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27 Oakwood ‘leaders’ mulling plea bargain — lawyers

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By Joel Guinto
Last updated 03:32pm (Mla time) 06/06/2007

MANILA, Philippines — Twenty-seven of the 29 junior officers being tried for allegedly leading a failed mutiny in July 2003 are considering a plea bargain with military prosecutors, their lawyers said.

Except for ex-Navy lieutenant Antonio Trillanes IV, who ran for the Senate, and Marine Captain Nicanor Faeldon, the 27 are mulling pleading guilty to violation of Article of War 96 (conduct unbecoming an officer and a gentleman), or to have the charge downgraded before entering a guilty plea.

Violation of AW 96 is punishable by dishonorable dismissal from the service. Lawyer Edgardo Abaya said downgrading the charge could bring down the penalty to rank demotion.

Trillanes, who waived his appearance during the hearing on Wednesday at Camp Aguinaldo, had not been consulted about the possible plea bargain, Abaya said.

Faeldon, who briefly escaped detention in December 2005, prefers to stand trial as a matter of principle, alongside two other junior officers linked to the 2003 uprising, but are being tried separately from the 29 so-called core leaders, their lawyer, Trixie Angeles, said.

“My clients want to remain steadfast in their principles for the same [reason] that they went to Oakwood. They see no difference in the changes, they do not expect justice, but they submit peacefully to due process, so for consistency’s sake they will not submit to [a] plea bargain,” Angeles said.

Trillanes, who is detained at the Marine headquarters in Fort Bonifacio, is awaiting proclamation. He is ranked 11th in the latest Commission on Elections (Comelec) canvass for the 12 Senate seats up for grabs in the May 14 mid-term elections.

Abaya said the possible release or discharge of his clients in case the plea bargain pushes through would allow them to post bail on coup d’etat charges against them in the Makati regional trial court (RTC).

The Makati court granted the 29 core leaders bail in 2004, but they remained detained in military camps because of their pending court martial.

“It’s like they settled without admitting [they] did something wrong. Okay, I’ll agree [to plead guilty] if at the end of the day I will be discharged after the hearing drags. I would want to believe that it’s more of practicality,” Abaya said.

“They have been jailed for four years, and the case is bailable. They will still face the RTC and there will be no reason to detain them because of the court martial,” he said.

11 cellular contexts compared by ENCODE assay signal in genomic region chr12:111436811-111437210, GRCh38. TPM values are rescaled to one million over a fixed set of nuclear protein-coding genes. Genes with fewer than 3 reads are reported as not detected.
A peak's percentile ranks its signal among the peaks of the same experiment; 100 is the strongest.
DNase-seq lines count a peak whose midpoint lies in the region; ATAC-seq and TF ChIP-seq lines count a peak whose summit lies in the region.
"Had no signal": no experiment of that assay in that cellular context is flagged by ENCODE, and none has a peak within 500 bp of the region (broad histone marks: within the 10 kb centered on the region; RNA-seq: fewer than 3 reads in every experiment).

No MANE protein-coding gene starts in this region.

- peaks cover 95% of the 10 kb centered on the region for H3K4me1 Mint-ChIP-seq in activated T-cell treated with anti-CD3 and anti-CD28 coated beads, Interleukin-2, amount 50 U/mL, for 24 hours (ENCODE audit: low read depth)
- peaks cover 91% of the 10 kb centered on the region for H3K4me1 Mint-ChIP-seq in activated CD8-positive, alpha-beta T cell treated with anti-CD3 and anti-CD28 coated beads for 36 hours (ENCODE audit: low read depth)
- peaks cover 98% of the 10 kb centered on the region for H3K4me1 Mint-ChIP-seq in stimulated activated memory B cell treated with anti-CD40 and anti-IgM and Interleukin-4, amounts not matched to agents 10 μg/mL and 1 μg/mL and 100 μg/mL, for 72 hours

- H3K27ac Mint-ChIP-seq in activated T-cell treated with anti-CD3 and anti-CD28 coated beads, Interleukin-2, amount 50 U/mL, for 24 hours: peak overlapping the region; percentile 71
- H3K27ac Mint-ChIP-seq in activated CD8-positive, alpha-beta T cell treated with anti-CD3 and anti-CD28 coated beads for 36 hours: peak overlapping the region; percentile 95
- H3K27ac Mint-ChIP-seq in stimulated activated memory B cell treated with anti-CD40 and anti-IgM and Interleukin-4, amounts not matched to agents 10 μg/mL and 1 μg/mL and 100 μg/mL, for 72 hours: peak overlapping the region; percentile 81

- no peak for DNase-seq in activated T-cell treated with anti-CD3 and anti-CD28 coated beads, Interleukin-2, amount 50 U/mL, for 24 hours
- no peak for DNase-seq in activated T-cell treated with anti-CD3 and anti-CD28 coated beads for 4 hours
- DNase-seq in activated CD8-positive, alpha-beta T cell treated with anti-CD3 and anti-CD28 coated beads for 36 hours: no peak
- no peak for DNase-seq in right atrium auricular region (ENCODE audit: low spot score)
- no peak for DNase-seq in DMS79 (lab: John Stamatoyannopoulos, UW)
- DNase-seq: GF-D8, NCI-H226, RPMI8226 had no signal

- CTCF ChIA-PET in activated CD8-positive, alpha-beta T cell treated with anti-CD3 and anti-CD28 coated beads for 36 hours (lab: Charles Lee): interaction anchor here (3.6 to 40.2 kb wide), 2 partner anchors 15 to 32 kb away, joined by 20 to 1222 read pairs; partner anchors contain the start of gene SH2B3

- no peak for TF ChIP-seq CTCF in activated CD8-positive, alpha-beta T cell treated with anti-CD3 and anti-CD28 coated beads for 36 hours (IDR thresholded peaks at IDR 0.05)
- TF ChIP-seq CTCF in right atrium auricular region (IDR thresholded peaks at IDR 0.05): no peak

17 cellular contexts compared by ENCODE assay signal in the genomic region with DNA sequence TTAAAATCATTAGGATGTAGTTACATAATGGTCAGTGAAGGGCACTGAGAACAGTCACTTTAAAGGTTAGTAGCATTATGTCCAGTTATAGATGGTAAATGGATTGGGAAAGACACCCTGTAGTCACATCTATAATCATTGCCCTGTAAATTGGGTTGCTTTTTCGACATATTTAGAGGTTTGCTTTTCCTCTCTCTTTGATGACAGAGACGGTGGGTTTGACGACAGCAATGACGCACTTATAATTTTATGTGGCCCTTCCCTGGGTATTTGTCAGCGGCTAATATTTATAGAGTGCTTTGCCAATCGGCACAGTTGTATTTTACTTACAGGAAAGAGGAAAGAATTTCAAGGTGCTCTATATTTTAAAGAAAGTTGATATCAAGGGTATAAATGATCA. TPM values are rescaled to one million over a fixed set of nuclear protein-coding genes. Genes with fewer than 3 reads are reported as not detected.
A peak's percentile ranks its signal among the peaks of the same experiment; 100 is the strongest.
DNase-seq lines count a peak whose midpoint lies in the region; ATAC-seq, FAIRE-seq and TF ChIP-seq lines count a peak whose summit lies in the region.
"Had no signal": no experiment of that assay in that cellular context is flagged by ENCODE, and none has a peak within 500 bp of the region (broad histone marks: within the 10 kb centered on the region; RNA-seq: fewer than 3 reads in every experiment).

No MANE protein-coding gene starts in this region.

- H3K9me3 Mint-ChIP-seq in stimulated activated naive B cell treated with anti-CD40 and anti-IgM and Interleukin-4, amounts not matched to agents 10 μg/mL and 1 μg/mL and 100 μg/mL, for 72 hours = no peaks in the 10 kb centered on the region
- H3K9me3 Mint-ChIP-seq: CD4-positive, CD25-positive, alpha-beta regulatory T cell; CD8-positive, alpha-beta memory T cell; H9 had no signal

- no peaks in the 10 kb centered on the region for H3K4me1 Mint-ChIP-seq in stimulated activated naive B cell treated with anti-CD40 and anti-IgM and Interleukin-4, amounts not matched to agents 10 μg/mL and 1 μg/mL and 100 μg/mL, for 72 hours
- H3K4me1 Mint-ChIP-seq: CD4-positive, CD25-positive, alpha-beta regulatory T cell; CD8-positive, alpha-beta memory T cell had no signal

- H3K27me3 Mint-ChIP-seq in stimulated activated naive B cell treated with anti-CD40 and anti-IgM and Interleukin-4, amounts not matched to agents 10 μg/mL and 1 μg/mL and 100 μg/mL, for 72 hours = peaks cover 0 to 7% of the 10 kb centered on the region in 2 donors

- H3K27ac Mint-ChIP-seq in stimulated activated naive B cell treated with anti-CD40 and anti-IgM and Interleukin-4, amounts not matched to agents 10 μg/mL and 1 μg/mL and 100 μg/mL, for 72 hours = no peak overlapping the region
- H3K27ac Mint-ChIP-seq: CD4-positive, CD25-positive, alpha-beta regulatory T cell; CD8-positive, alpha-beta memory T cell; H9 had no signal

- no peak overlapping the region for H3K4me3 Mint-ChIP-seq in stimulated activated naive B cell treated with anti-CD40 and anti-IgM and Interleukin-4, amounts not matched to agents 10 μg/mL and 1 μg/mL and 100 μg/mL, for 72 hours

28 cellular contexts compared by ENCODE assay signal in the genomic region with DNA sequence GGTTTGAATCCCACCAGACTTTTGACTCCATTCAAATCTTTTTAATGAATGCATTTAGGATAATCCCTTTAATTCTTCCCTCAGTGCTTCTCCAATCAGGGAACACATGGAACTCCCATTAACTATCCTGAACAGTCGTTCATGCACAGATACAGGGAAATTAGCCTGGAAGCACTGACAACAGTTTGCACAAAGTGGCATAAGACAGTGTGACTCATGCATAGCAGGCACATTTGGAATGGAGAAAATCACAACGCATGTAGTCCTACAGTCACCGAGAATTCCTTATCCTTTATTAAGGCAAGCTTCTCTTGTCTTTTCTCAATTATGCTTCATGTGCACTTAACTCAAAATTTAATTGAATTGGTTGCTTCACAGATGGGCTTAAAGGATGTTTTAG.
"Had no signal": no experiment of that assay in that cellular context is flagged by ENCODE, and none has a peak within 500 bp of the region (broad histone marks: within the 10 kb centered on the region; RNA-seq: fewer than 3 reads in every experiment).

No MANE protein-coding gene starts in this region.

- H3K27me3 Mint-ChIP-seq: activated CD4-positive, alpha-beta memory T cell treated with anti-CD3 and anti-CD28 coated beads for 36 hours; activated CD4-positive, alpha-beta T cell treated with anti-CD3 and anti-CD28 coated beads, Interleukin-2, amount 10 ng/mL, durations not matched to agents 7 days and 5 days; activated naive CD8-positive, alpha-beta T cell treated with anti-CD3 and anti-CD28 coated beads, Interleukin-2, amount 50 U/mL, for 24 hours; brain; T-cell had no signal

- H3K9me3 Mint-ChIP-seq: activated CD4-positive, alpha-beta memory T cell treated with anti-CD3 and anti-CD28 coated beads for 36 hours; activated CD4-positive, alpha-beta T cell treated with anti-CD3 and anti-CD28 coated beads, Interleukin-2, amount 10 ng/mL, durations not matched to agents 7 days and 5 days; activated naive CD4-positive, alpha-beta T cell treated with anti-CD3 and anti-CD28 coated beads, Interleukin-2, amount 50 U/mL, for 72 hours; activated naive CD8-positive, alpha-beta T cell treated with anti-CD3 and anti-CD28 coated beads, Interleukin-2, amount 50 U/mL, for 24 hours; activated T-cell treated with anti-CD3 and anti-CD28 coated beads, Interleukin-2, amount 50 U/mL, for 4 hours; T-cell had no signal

Also during Wednesday’s hearing, the court, headed by Brigadier General Nathaniel Legaspi, ordered the release of three junior officers being tried separately from the 29 after the Special Adjudication Board review found no probable cause against them.

The three officers are Navy Ensign Cesar Pangan Jr. and Marine Majors Yuri Pesigan and Danilo Luna.

“On the case of Pangan, Luna, and Pesigan, [the board decision] absolving them of the cases and dropping the charges, the motion is granted. They may be released from custody,” Legaspi said.

The some 300 junior officers and enlisted men linked to the 2003 uprising were tried in three groups — the People vs Maestrecampo case involving the 29 so-called core-leaders, the People vs Riaso case involving those who were charged with mutiny, and the People vs Ragil case which includes those who were linked to the uprising based solely on their inclusion in diskettes that were recovered from the Oakwood luxury apartment, which they seized and occupied for over 20 hours on July 27, 2003.

In April, 54 junior officers struck a plea bargain and were sentenced to dishonorable discharge from the service and imprisonment until February 2008.

In May 2005, 184 enlisted men were also released following a plea bargain, and were sentenced to demotion in rank and forfeiture of a portion of their salaries.

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Written by joelguinto

WedUTC2007-06-06T09:23:34+00:00UTC06bUTCWed, 06 Jun 2007 09:23:34 +0000 22, 2006 at 12:45 am06

Posted in Uncategorized

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